<<" It seemed like that there's a lot of hopping on and off a bus/train/gondola/cable car etc... Yeah, it can be overwhelming.">>
Once you are there, you'll find that an effective public transport system makes life a lot easier. You get used to expecting to have a fast train every half hour between the major cities (and slower connections with more local stops at intermediate times) and a train or bus once per hour at a minimum almost everywhere. Even the most remote valleys have some kind of public transport. It is a social policy of the Federation government, and helps the cohesion of a very diverse country. Because more people have cars, some of the weekend "hikers buses" to trail heads have been cut way back, but they still run.
However, to use it easily, it helps a lot to have some sort of basic idea of the geography- where the cities and towns and regions are in relation to one another. Then, they are more than odd sounding words. On screen, in addition to Google Maps, I find Mapsearch.ch to be useful. In particular , the train lines are very clearly visible once you zoom in to the right amount ( z=32)
Often, when I show my ticket to the conductor, he or she willl say- usually in Engish - "change at Bern" or words to that effect.
And, on the Golden Pass route from Montreux, you will change at Zweisimmen (and sometimes at Spiez), then at Interlaken Ost (where you leave the main line and change to narrow gauge cog rail trains that go into the Lauterbrunnen Valley. There are two rack sections as you near Lauterbrunnen.. You'll hear the difference once the trains go on the rack - the cog rail sections at two places.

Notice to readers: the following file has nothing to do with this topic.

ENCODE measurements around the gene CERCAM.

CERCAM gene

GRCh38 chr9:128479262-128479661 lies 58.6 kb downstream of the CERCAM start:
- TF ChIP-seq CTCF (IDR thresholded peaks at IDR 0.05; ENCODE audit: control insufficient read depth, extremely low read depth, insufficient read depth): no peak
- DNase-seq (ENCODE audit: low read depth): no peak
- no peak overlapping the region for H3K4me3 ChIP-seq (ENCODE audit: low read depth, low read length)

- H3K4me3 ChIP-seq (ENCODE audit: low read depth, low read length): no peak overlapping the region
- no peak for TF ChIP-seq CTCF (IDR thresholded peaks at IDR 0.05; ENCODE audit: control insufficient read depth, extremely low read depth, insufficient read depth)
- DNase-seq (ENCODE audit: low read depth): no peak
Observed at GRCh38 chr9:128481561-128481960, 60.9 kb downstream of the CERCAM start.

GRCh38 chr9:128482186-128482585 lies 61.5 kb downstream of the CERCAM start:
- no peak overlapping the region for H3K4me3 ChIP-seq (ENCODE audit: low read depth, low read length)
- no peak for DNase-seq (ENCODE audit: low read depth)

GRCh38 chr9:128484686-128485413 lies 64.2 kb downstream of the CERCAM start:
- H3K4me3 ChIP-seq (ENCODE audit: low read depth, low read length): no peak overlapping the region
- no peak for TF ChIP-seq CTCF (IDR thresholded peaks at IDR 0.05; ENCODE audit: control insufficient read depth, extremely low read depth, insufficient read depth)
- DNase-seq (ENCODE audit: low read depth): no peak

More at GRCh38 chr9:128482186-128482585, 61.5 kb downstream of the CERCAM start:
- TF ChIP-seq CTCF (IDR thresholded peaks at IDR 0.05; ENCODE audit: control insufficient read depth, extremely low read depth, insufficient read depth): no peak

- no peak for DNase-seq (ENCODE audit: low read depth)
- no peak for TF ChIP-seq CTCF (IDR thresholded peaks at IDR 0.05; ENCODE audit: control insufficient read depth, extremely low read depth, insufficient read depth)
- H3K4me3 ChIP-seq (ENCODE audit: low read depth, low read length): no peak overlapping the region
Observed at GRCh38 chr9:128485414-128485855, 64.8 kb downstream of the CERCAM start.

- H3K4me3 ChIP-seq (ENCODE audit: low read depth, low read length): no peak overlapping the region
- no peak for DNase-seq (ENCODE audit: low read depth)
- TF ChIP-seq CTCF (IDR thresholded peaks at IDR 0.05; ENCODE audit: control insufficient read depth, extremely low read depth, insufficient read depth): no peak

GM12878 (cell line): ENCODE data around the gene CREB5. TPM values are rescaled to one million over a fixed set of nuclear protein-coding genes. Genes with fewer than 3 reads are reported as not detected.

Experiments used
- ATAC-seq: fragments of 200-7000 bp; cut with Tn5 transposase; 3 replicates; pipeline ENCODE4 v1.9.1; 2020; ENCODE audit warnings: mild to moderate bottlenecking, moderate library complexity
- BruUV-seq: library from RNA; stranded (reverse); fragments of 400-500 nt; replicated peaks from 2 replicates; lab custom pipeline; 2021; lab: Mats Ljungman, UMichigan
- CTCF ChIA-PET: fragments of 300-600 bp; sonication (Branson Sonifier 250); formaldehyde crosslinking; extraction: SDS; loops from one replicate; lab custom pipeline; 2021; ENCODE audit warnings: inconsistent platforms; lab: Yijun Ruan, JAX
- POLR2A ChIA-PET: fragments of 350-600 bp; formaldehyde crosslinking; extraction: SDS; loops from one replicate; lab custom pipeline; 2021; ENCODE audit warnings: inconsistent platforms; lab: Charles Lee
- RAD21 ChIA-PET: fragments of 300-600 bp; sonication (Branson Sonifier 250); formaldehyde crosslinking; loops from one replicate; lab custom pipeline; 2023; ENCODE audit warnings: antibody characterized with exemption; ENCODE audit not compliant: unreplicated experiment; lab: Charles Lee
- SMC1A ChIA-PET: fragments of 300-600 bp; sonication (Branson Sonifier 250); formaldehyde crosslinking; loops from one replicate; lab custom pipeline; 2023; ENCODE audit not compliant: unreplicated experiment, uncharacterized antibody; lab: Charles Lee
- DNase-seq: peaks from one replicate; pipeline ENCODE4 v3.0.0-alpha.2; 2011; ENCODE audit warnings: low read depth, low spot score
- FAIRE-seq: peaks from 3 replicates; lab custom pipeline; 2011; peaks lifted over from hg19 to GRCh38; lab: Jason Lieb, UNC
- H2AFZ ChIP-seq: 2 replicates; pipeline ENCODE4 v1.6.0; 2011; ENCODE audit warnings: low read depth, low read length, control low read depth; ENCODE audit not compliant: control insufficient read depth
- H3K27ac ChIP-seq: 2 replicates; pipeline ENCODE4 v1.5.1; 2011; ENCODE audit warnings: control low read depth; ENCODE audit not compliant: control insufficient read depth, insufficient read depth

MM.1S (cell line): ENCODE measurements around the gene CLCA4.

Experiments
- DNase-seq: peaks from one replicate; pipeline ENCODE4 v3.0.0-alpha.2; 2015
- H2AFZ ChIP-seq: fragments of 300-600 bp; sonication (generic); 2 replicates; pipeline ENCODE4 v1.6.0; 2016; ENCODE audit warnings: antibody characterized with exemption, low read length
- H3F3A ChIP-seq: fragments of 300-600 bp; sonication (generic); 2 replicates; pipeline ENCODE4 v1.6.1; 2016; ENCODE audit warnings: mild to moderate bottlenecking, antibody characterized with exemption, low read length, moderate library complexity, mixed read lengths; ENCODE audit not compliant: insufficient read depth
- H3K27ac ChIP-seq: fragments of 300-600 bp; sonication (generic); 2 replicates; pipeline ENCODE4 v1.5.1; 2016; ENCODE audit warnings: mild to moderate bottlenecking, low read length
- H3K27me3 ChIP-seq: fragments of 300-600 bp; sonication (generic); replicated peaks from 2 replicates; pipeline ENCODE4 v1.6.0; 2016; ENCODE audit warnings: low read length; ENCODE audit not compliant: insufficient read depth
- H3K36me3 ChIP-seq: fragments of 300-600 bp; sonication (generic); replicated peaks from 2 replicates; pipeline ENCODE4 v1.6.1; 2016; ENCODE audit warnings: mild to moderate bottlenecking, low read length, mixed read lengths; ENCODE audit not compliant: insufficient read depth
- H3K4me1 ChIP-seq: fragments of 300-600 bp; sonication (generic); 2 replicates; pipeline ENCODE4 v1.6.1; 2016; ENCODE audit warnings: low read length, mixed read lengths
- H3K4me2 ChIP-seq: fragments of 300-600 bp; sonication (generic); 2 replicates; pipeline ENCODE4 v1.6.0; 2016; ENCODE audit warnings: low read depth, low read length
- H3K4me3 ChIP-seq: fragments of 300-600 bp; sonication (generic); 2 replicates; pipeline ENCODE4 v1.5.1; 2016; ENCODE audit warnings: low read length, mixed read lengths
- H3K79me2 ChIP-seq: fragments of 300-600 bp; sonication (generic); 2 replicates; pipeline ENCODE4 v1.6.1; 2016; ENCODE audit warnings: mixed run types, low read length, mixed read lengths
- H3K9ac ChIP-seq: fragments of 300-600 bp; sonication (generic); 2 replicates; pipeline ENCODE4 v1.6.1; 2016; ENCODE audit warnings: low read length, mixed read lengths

You don't have very many major destinations, even so, perhaps a paper map in your pocket with the whole country on it could be helpful. A smartphone map, such as Google Maps can certainly do the job, especially since you have teenagers with you, but a not terribly detailed map of the whole country can give an overview in one glance.
One thing that I would do immediately upon arriving in each destination ( although it would be hard to do in Geneva) is stop at the tourist info office and get some kind of local map, perhaps a walking map of the city, or a map of the the Jungfrau region such as :
www.swissholidayco.com /Public/Assets/User/fi les/Map-of-Jungfrauregion1.jpg
Unfortunately, the time you'll need it most is on your short time exploring Geneva. I, and my wife both set out at different times to do that upon our arrival days from the East Coast of the USA on our first trips, and jet-lag caused us to become totally lost. A day or so later, we had no problems finding our way.
Your hotel will surely have some kind of basic map. Even that will help. And, Station Rive has a lot of tram and trolley-bus routes stopping there.
Since I stay in Zürich frequently, I have bought a detailed street map for Zürich which shows the tram and bus routes. Because there are many, it is useful to have a map that you can spread out to see the while set of options.You most likely won't need it.